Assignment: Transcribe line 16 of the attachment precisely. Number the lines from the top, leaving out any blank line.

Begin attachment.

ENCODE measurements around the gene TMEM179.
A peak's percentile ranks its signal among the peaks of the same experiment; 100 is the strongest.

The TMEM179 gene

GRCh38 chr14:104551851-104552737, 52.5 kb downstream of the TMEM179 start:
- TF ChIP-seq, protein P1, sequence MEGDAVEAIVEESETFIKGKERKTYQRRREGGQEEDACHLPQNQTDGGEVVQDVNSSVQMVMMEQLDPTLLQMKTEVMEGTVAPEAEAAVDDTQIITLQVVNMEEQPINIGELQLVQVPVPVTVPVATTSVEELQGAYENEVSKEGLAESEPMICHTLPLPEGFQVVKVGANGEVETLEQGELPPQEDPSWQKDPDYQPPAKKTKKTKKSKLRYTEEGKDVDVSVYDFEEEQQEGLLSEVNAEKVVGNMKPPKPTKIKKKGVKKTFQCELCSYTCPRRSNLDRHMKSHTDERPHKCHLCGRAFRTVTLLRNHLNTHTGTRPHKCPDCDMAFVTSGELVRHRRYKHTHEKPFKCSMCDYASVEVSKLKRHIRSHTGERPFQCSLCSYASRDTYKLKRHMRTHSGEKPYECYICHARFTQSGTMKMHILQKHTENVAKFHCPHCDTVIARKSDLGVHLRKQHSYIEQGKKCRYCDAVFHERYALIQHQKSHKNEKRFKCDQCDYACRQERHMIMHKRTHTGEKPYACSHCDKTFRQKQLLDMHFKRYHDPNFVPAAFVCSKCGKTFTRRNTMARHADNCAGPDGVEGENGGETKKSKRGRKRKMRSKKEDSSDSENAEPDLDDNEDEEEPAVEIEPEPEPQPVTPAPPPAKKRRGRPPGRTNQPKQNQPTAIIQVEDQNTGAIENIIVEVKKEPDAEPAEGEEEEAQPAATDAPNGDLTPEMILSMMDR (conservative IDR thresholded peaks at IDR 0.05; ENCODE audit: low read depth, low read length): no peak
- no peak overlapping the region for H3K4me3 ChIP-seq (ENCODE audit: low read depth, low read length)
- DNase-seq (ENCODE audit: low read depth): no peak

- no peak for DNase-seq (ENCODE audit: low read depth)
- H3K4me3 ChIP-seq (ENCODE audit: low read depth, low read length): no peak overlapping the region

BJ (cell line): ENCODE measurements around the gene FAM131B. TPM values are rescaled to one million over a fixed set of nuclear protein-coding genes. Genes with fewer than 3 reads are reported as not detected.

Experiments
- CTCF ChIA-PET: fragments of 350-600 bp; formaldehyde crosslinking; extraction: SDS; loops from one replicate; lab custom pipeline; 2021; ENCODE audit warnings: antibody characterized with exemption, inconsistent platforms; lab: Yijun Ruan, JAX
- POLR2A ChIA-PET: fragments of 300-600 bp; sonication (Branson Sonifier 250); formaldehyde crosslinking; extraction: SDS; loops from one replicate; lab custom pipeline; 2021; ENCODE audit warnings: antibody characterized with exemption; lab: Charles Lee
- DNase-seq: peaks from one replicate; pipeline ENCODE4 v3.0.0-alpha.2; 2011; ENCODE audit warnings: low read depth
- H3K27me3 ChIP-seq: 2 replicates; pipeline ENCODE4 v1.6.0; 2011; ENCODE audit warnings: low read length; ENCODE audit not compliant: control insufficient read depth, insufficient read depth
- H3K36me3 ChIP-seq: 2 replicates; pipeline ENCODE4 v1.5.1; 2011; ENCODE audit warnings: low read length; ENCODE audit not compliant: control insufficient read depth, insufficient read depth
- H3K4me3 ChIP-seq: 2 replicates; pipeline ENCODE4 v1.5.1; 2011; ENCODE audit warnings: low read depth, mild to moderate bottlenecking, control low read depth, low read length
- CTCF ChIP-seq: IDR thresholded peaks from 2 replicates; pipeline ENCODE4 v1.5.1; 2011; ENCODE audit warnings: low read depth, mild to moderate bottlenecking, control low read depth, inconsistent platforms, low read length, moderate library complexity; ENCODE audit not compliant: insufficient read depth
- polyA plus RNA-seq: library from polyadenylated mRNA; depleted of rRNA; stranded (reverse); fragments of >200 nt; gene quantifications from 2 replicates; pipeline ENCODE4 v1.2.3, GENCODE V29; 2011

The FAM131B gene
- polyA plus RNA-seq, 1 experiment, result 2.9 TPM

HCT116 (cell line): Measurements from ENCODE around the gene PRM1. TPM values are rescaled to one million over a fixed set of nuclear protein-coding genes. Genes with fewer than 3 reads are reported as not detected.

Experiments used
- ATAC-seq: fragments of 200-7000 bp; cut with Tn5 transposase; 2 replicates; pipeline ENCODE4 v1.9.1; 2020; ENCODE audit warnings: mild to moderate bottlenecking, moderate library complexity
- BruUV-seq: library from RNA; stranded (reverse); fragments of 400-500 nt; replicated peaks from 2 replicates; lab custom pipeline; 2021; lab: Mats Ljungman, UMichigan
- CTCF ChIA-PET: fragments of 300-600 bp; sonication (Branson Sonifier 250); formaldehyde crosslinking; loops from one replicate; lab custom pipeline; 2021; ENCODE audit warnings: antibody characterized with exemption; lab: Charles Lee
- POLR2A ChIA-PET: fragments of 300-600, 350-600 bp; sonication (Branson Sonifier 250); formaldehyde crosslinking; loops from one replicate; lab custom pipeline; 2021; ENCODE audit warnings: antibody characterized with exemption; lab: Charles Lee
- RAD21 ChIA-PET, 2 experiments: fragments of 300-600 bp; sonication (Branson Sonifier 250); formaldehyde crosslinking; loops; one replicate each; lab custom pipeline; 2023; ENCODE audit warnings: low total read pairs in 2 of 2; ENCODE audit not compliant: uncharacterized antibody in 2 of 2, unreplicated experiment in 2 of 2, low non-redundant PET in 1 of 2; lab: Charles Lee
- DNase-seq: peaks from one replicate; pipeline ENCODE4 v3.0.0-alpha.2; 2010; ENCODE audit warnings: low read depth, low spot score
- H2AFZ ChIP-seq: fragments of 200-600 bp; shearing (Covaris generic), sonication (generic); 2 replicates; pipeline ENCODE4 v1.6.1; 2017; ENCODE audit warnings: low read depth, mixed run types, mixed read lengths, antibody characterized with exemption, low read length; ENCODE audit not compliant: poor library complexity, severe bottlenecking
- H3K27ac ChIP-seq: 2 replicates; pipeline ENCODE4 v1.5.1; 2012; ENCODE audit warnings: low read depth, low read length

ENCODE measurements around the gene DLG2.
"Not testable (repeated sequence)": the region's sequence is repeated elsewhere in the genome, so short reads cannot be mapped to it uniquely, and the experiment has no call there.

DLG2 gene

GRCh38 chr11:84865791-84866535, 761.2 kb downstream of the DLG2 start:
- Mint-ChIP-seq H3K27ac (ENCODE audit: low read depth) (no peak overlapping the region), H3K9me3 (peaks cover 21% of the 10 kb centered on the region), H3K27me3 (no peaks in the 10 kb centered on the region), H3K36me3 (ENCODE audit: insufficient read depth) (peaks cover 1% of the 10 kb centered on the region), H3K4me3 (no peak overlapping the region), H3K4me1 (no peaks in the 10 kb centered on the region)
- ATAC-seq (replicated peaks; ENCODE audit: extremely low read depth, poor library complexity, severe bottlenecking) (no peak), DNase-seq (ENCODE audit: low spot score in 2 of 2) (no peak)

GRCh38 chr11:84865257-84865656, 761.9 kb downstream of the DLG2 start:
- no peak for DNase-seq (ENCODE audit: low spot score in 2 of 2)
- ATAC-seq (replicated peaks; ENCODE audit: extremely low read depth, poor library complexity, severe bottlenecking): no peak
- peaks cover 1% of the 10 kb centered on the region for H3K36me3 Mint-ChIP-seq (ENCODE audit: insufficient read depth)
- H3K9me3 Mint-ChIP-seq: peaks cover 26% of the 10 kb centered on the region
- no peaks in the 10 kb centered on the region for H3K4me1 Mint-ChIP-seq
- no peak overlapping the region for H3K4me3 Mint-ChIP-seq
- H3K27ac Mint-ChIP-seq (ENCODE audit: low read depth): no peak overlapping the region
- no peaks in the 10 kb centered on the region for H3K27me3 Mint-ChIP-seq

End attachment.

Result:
- H3K36me3 ChIP-seq: 2 replicates; pipeline ENCODE4 v1.5.1; 2011; ENCODE audit warnings: low read length; ENCODE audit not compliant: control insufficient read depth, insufficient read depth